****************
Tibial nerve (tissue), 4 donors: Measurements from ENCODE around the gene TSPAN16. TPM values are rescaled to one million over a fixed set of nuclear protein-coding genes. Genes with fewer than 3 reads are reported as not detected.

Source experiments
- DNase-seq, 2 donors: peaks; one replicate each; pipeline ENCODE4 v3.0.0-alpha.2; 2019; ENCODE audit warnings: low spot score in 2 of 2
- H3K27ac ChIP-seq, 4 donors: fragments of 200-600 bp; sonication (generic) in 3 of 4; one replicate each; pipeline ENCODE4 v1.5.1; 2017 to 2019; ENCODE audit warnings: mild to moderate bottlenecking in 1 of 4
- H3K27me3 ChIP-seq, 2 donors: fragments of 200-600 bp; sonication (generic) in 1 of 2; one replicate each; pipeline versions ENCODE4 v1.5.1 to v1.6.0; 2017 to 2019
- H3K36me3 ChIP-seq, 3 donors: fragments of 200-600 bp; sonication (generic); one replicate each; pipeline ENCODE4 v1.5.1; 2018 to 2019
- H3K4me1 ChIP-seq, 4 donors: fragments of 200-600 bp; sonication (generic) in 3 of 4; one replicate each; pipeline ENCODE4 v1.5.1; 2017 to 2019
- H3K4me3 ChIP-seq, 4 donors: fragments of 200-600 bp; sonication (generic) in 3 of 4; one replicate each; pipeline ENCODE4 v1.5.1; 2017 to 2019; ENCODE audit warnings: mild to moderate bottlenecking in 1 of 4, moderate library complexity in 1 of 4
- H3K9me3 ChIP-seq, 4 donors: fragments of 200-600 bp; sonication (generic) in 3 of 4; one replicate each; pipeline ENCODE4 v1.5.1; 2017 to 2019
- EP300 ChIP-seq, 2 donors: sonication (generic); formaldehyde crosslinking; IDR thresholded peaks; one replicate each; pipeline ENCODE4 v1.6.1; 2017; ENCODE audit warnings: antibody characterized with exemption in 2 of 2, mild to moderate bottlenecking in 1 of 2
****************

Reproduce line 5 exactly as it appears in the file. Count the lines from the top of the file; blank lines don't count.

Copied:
- H3K27me3 ChIP-seq, 2 donors: fragments of 200-600 bp; sonication (generic) in 1 of 2; one replicate each; pipeline versions ENCODE4 v1.5.1 to v1.6.0; 2017 to 2019